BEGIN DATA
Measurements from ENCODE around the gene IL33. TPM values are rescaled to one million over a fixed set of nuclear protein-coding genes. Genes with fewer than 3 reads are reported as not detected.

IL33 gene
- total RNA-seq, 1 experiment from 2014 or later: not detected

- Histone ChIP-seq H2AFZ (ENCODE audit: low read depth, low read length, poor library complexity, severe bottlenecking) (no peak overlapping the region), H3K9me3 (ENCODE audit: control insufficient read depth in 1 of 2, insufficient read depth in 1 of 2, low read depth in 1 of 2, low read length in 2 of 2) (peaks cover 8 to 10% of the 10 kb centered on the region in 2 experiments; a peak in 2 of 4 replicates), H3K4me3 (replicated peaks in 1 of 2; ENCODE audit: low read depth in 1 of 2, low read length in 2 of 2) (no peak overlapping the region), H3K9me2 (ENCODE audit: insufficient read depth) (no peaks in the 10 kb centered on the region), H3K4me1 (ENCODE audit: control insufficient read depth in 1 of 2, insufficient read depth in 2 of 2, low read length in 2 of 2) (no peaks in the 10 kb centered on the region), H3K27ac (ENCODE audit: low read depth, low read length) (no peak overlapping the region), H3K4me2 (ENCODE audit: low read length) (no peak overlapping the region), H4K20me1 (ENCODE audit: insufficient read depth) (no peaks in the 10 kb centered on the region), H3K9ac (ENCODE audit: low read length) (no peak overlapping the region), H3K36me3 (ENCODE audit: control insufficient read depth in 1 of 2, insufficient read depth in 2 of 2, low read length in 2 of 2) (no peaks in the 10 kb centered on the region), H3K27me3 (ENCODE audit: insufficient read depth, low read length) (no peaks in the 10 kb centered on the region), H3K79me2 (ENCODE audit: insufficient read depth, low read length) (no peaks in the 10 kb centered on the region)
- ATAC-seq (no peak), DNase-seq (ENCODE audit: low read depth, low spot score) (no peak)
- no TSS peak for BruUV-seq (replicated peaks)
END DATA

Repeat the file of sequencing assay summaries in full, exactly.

Measurements from ENCODE around the gene IL33. TPM values are rescaled to one million over a fixed set of nuclear protein-coding genes. Genes with fewer than 3 reads are reported as not detected.

IL33 gene
- total RNA-seq, 1 experiment from 2014 or later: not detected

- Histone ChIP-seq H2AFZ (ENCODE audit: low read depth, low read length, poor library complexity, severe bottlenecking) (no peak overlapping the region), H3K9me3 (ENCODE audit: control insufficient read depth in 1 of 2, insufficient read depth in 1 of 2, low read depth in 1 of 2, low read length in 2 of 2) (peaks cover 8 to 10% of the 10 kb centered on the region in 2 experiments; a peak in 2 of 4 replicates), H3K4me3 (replicated peaks in 1 of 2; ENCODE audit: low read depth in 1 of 2, low read length in 2 of 2) (no peak overlapping the region), H3K9me2 (ENCODE audit: insufficient read depth) (no peaks in the 10 kb centered on the region), H3K4me1 (ENCODE audit: control insufficient read depth in 1 of 2, insufficient read depth in 2 of 2, low read length in 2 of 2) (no peaks in the 10 kb centered on the region), H3K27ac (ENCODE audit: low read depth, low read length) (no peak overlapping the region), H3K4me2 (ENCODE audit: low read length) (no peak overlapping the region), H4K20me1 (ENCODE audit: insufficient read depth) (no peaks in the 10 kb centered on the region), H3K9ac (ENCODE audit: low read length) (no peak overlapping the region), H3K36me3 (ENCODE audit: control insufficient read depth in 1 of 2, insufficient read depth in 2 of 2, low read length in 2 of 2) (no peaks in the 10 kb centered on the region), H3K27me3 (ENCODE audit: insufficient read depth, low read length) (no peaks in the 10 kb centered on the region), H3K79me2 (ENCODE audit: insufficient read depth, low read length) (no peaks in the 10 kb centered on the region)
- ATAC-seq (no peak), DNase-seq (ENCODE audit: low read depth, low spot score) (no peak)
- no TSS peak for BruUV-seq (replicated peaks)